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Webb Canyon Chronicle

The Student News Site of The Webb Schools

Webb Canyon Chronicle

The Student News Site of The Webb Schools

Webb Canyon Chronicle

The injustices committed against Native Americans should come to an end

Janina Akporavbare
The picture displays the entrance to the Morongo reservation.

The fight between Native Americans and Americans will always be about an infinite desire for finite land. There is also the fact that Americans have robbed Native Americans of opportunities, as the United States government fails to maintain the schools that they opened to educate Native Americans and falsely conveys history. 

When the first Jamestown colonists arrived in America in 1607, their disrespect and exploitation of the Native Americans began the trail of abuse. Fast forward to 1871, the Indian Appropriation Act transformed Native Americans from hostile foreigners who occupied American land to prisoners of war sentenced to confinement camps nicknamed “reservations.” Nearly a century later, the approximately 1,144,000 Native Americans that reside in the United States still remain figuratively and literally in captivity. 

The Morongo Agua Caliente Tribe once inhabited a region that began in Oregon and stretched all the way down to Mexico. Milovan Pompa, a member of the tribe, is a friend of Jacqueline Cordes (‘21). He passes down wisdom to his pupils, reminding them to take care of the land that they inhabit as well as the many creatures that dwell there. Unfortunately, his tribe is no stranger to the abuses that the United States has committed against the Native Americans.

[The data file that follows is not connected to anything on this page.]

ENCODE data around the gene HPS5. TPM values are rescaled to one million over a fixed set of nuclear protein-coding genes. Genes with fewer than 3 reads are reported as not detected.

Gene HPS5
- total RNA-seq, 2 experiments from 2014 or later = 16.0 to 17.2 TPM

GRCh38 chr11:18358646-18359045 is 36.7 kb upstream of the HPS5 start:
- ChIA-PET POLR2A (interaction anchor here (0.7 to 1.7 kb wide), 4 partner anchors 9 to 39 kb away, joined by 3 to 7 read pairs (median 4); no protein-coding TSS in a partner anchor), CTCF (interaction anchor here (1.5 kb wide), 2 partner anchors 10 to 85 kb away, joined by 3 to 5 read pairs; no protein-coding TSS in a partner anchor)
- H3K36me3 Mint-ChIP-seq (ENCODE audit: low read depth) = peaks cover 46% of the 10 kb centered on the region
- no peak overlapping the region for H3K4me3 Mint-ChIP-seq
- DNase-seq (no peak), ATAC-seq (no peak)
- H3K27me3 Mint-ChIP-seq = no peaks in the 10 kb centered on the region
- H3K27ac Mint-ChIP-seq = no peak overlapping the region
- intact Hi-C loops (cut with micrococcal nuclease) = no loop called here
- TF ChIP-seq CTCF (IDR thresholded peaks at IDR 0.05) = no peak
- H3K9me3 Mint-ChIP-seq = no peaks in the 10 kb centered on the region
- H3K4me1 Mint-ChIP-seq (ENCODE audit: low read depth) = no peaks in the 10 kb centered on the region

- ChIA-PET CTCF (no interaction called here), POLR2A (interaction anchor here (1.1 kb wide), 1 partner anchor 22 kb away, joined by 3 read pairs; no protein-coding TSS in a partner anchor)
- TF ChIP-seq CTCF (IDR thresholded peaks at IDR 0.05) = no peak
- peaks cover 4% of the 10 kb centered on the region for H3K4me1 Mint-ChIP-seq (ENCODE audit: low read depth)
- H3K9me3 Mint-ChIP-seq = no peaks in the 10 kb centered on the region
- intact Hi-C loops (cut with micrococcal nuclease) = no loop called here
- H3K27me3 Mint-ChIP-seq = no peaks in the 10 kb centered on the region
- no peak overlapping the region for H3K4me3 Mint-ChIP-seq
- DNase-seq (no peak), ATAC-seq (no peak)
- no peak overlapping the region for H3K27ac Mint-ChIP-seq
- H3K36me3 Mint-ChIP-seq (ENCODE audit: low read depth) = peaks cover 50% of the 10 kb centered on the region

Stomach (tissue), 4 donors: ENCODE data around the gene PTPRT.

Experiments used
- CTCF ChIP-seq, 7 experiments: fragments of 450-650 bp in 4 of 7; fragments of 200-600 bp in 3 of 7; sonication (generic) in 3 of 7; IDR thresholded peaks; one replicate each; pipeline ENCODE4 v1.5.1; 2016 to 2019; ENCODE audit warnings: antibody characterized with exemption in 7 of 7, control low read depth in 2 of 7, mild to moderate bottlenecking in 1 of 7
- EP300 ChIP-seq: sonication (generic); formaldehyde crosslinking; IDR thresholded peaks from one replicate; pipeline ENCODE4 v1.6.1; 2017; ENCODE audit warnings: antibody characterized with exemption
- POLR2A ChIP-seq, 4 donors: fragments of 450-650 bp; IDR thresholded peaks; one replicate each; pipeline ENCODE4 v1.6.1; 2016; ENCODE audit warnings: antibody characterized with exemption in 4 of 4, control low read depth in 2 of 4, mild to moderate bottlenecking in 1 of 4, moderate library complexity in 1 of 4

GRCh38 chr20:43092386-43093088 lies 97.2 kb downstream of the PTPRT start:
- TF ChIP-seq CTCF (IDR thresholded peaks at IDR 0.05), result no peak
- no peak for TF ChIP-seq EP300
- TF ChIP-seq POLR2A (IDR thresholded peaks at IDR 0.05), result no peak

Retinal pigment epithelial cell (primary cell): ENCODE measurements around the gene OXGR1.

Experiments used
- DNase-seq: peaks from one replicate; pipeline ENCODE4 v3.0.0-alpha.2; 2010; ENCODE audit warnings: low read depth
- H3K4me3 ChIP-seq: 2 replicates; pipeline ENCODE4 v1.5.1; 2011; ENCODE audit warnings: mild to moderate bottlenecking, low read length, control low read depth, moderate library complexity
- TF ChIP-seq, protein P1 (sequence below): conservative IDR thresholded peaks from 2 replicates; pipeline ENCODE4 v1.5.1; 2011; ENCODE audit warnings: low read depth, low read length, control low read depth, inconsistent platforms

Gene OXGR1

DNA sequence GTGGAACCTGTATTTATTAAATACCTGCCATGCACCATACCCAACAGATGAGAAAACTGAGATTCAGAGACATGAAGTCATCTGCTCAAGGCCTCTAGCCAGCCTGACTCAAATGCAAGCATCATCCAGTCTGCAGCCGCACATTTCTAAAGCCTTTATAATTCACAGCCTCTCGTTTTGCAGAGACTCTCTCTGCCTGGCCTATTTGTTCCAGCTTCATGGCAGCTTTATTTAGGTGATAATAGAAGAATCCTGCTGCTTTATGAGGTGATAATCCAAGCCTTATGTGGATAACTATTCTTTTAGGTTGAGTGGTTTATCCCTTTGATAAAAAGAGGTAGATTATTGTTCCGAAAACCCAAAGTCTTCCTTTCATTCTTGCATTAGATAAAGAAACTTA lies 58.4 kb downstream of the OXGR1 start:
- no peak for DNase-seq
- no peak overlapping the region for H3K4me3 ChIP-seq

Milovan said, “A major injustice that the United States’ government has committed against the Native Americans is [the issue of] land. All the treaties made have been broken. Native Americans practice taking what we need and sharing it, but the whites came in and took and took and took. The government needs to honor the treaties they made and give Native Americans back their land.”   

Americans currently occupy stolen land that needs to be given back. We can work to give back the land through expanding reservations or making new reservation land. Though this may upset the population at first, it is what needs to be done. 

The land that Native Americans currently occupy is barely habitable for animals. Their houses are overcrowded, filthy, and lack all commodities like running water and telephones.   

Not only must the United States government return land to Native Americans, they must undo the other injustices that they have committed.

Native American communities are at a huge disadvantage. The unemployment rate of adults in tribes rests at a staggering 85%. This rate is so high because Native Americans are not given the opportunity to succeed in the workforce due to poor education.

Schools that the United States’ government has opened to educate Native Americans are festered with rats and mold; their buildings date back to the Great Depression era. The schools have also sunk into a state of extreme poverty. Native American children who attend the Little Singer Community School in Navajo County, Arizona have to carry their chairs from class to class because the school can not afford to have chairs for every student in each classroom.